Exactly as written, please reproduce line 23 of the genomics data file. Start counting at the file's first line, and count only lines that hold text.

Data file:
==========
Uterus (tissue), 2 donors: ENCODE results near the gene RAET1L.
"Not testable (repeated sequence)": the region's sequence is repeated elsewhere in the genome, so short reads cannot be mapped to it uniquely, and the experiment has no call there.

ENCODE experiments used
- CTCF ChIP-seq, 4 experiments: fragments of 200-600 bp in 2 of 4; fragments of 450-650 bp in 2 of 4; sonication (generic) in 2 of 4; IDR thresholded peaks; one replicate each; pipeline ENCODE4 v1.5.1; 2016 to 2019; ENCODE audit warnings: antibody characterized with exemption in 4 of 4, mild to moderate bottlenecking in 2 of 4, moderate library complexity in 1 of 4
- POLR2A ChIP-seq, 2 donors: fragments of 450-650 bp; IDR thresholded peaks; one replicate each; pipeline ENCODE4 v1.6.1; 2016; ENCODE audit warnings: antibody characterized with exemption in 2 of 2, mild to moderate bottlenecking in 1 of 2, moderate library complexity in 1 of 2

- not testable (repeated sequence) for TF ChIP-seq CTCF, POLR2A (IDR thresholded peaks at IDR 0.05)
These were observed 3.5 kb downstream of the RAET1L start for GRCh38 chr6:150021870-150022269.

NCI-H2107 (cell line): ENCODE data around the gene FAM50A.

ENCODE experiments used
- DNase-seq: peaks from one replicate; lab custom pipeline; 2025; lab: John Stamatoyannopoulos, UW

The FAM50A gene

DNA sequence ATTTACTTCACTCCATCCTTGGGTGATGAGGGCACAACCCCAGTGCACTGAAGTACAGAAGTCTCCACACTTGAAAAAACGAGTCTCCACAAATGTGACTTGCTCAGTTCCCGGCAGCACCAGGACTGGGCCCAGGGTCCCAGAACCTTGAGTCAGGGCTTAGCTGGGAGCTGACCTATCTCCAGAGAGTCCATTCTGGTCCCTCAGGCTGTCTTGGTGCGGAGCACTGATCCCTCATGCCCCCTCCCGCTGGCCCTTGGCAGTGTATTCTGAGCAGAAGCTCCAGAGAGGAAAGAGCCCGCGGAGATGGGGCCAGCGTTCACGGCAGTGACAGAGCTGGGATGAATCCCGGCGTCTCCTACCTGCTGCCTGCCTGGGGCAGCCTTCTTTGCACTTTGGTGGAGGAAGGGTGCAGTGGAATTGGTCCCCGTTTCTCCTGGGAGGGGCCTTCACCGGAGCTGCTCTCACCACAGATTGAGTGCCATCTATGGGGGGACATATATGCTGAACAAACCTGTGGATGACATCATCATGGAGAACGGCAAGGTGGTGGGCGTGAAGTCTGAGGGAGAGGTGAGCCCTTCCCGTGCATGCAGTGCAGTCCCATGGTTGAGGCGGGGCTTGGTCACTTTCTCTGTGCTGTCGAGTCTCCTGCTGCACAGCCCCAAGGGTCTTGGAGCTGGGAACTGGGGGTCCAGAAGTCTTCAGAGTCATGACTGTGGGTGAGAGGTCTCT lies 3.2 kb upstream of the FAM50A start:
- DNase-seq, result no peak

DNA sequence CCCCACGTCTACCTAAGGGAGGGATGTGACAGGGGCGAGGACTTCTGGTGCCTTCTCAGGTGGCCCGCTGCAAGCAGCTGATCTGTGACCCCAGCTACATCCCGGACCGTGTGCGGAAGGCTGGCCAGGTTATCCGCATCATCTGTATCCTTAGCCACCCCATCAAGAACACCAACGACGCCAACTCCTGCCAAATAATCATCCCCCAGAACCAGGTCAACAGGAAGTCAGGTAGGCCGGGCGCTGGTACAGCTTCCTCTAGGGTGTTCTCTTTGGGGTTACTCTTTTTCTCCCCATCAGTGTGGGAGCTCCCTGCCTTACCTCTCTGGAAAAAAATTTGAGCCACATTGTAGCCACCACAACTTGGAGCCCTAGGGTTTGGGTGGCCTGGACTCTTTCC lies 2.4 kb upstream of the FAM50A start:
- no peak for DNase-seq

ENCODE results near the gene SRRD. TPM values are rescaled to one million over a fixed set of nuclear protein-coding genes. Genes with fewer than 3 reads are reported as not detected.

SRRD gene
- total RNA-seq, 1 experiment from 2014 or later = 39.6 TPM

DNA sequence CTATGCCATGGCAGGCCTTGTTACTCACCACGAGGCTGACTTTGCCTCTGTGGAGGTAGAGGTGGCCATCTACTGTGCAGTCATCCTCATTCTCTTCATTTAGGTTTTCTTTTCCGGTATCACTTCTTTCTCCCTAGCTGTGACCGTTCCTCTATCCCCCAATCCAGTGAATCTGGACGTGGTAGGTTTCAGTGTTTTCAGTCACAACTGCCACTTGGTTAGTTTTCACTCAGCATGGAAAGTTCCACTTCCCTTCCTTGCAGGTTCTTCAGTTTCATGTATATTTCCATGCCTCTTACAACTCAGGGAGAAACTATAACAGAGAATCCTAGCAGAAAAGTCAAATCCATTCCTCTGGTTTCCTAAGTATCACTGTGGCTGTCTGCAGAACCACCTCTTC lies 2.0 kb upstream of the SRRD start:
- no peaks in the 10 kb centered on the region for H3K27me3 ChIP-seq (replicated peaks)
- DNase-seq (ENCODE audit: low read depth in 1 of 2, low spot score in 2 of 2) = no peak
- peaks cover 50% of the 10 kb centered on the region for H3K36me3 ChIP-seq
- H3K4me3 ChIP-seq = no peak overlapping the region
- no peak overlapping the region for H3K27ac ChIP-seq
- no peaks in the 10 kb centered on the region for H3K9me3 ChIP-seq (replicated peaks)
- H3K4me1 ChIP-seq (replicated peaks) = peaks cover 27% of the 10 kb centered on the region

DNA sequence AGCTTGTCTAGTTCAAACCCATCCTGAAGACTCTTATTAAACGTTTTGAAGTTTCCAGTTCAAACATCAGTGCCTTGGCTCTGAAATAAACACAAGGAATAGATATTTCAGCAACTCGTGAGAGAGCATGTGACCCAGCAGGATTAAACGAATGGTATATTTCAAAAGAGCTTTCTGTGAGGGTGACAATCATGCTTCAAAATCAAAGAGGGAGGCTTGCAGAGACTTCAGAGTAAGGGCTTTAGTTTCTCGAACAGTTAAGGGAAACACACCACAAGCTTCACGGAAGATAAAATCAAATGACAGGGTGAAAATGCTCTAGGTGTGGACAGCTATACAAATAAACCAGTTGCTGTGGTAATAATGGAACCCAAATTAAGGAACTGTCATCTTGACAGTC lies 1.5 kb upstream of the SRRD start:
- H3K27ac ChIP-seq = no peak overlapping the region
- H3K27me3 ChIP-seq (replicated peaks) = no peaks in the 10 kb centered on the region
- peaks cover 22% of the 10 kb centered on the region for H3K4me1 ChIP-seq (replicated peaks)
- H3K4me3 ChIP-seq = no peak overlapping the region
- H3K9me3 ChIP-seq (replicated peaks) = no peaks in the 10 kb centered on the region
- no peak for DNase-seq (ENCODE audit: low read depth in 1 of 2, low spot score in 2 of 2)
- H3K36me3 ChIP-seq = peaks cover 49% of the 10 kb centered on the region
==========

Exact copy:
- H3K4me3 ChIP-seq = no peak overlapping the region